Americans with telescopes, cameras and protective glasses staked out viewing spots along a narrow corridor from Oregon to South Carolina to watch the moon blot out the midday sun Monday in what promised to be the most observed and photographed eclipse in history. Source
  • Why a few drops of water make whisky taste better

    Tech & Science CTV News
    Ignore the snobs, because most experts agree: a few drops of water enhance the taste of whiskies, from well-rounded blends to peat bombs redolent of smoke, tobacco and leather. The only real question is, why is this true? Source
  • New Jersey shore amusement park recalls eclipse glasses

    Tech & Science CTV News
    POINT PLEASANT BEACH, N.J. -- A New Jersey shore amusement park is warning customers who bought special glasses to watch the solar eclipse to return them. Jenkinson's Boardwalk in Point Pleasant Beach announced on Facebook Sunday that EverythingBranded.com does not recommend using the glasses to view Monday's eclipse. Source
  • Rural Missouri set for influx of eclipse tourists in moment out of the sun

    Tech & Science CTV News
    ST. LOUIS -- Rural Missouri is preparing for its moment in the sun. Check that: Its moment out of the sun. A diagonal 482-kilometre-long, roughly 112-kilometres-wide stretch from St. Joseph to Cape Girardeau will be in the "path of totality" that will offer the best viewing of the total eclipse on Monday, the first in 99 years that will be visible coast-to-coast in the U.S. Source
  • China to relaunch one of the world's fastest bullet trains

    Tech & Science CTV News
    BEIJING -- After cutting back the speed of the Beijing to Shanghai bullet train following a deadly crash, China is set to again make it one of the world's fastest. New generation trains will service the route starting next month, making the 1,250-kilometre (777-mile) journey from the capital to Shanghai in just 4 hours, 30 minutes. Source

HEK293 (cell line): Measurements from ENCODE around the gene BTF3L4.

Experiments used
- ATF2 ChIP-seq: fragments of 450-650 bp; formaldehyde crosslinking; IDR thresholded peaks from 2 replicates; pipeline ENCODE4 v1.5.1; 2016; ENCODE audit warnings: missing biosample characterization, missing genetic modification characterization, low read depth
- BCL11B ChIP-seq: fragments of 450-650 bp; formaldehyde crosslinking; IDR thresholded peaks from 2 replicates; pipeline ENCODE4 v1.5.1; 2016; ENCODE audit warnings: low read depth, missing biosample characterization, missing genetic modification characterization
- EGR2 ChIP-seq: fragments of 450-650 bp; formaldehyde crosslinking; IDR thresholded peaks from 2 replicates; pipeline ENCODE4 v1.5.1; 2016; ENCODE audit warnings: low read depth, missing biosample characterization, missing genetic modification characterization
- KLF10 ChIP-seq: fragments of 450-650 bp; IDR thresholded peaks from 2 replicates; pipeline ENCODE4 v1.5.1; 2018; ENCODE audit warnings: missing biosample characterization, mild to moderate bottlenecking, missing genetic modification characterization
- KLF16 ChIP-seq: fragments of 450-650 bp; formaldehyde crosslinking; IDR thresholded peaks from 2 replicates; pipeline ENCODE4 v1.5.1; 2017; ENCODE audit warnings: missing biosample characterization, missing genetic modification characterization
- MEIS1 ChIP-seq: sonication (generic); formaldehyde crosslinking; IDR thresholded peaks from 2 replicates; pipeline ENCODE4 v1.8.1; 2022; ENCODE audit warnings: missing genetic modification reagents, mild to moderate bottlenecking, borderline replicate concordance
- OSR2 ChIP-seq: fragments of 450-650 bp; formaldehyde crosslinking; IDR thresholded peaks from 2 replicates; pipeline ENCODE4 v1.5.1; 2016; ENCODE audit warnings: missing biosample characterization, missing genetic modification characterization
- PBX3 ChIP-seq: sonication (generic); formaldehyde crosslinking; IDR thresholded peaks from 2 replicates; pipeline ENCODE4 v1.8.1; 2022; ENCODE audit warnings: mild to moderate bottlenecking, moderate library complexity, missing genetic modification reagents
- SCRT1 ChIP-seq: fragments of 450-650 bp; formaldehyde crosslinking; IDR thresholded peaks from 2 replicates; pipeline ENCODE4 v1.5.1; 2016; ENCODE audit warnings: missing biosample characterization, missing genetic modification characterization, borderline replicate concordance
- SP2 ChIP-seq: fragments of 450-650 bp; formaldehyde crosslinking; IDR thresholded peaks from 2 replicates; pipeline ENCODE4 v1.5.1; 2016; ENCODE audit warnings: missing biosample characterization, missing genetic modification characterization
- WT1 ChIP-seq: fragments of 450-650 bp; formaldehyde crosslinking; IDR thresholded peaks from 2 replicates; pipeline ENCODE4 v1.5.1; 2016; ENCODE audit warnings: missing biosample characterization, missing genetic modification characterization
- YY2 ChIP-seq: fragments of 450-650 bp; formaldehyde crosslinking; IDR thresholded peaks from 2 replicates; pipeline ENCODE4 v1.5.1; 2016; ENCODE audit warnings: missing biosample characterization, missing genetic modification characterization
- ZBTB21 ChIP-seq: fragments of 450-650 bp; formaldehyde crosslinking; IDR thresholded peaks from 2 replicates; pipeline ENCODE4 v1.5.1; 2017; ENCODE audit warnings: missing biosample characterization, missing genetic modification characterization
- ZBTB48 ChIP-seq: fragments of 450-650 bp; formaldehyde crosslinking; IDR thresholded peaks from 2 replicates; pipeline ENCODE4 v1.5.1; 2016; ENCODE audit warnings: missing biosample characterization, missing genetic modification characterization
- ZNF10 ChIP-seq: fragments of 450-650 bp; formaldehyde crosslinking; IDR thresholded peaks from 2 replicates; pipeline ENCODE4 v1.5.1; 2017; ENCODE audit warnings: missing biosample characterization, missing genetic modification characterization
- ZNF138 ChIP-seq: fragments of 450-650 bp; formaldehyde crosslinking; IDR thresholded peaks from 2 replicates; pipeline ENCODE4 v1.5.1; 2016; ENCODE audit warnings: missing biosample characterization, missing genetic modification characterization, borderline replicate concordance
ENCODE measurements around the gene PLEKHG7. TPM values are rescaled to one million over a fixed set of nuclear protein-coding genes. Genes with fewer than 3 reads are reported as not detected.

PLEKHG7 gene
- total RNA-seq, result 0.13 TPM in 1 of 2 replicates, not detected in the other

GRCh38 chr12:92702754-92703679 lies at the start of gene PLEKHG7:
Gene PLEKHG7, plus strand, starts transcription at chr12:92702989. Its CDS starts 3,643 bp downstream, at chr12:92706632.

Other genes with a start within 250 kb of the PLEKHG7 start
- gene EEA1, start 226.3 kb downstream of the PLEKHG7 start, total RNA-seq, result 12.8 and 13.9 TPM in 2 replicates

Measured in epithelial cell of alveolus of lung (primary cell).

• Canadians throwing viewing events for partial eclipse

    Tech & Science CTV News
    Canadians across the country will be donning special glasses and looking to the sky to take in a partial solar eclipse today. Unlike the U.S., Canada won't see a total solar eclipse, where the moon completely covers the sun, blacking out the sky and turning day into night momentarily. Source
  • Millions prepare to watch rare total solar eclipse

    Tech & Science CBC News
    For a few moments on Monday, millions will experience a rare total eclipse across the continental U.S. and millions more in Canada will get a chance to take in a partial eclipse. CBC News will broadcast a live special, hosted by Hannah Thibedeau, starting at 1 p.m. Source
  • How, when and where to watch Monday's solar eclipse in Canada

    Tech & Science CTV News
    Millions of Canadians will be treated to a rare celestial event on Monday, when the full moon lines up between the sun and Earth. Here’s everything you need to know about where, when and how to safely view the solar eclipse in Canada. Source
  • Right whale found dead off Cape Cod: researchers

    Tech & Science CTV News
    BOSTON -- Researchers at the New England Aquarium in Boston say another North Atlantic right whale has died. The aquarium's right whale research team tweeted that the dead whale was a female named "Couplet. Source